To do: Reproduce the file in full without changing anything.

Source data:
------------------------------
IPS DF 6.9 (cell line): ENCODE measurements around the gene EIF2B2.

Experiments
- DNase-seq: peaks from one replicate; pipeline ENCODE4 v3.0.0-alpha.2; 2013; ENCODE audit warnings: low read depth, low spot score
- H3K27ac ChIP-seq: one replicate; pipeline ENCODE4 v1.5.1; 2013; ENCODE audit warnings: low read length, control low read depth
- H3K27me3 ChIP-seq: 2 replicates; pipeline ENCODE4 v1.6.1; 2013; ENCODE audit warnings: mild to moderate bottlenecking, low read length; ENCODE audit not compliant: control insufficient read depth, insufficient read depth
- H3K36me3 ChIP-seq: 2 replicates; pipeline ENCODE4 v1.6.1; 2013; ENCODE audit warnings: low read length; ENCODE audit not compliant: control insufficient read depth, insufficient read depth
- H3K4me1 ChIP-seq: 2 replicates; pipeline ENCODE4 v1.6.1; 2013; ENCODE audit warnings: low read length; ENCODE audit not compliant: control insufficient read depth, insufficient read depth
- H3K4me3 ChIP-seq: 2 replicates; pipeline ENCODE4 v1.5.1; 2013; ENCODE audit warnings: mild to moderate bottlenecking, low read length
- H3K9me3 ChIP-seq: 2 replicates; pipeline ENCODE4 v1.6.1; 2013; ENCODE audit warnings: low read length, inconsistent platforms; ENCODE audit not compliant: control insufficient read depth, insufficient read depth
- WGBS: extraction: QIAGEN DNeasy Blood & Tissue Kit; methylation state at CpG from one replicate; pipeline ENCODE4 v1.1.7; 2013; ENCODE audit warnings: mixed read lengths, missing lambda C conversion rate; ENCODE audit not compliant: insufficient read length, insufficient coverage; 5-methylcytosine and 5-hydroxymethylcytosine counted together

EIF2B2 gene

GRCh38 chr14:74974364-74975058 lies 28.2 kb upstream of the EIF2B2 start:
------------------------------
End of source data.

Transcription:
IPS DF 6.9 (cell line): ENCODE measurements around the gene EIF2B2.

Experiments
- DNase-seq: peaks from one replicate; pipeline ENCODE4 v3.0.0-alpha.2; 2013; ENCODE audit warnings: low read depth, low spot score
- H3K27ac ChIP-seq: one replicate; pipeline ENCODE4 v1.5.1; 2013; ENCODE audit warnings: low read length, control low read depth
- H3K27me3 ChIP-seq: 2 replicates; pipeline ENCODE4 v1.6.1; 2013; ENCODE audit warnings: mild to moderate bottlenecking, low read length; ENCODE audit not compliant: control insufficient read depth, insufficient read depth
- H3K36me3 ChIP-seq: 2 replicates; pipeline ENCODE4 v1.6.1; 2013; ENCODE audit warnings: low read length; ENCODE audit not compliant: control insufficient read depth, insufficient read depth
- H3K4me1 ChIP-seq: 2 replicates; pipeline ENCODE4 v1.6.1; 2013; ENCODE audit warnings: low read length; ENCODE audit not compliant: control insufficient read depth, insufficient read depth
- H3K4me3 ChIP-seq: 2 replicates; pipeline ENCODE4 v1.5.1; 2013; ENCODE audit warnings: mild to moderate bottlenecking, low read length
- H3K9me3 ChIP-seq: 2 replicates; pipeline ENCODE4 v1.6.1; 2013; ENCODE audit warnings: low read length, inconsistent platforms; ENCODE audit not compliant: control insufficient read depth, insufficient read depth
- WGBS: extraction: QIAGEN DNeasy Blood & Tissue Kit; methylation state at CpG from one replicate; pipeline ENCODE4 v1.1.7; 2013; ENCODE audit warnings: mixed read lengths, missing lambda C conversion rate; ENCODE audit not compliant: insufficient read length, insufficient coverage; 5-methylcytosine and 5-hydroxymethylcytosine counted together

EIF2B2 gene

GRCh38 chr14:74974364-74975058 lies 28.2 kb upstream of the EIF2B2 start: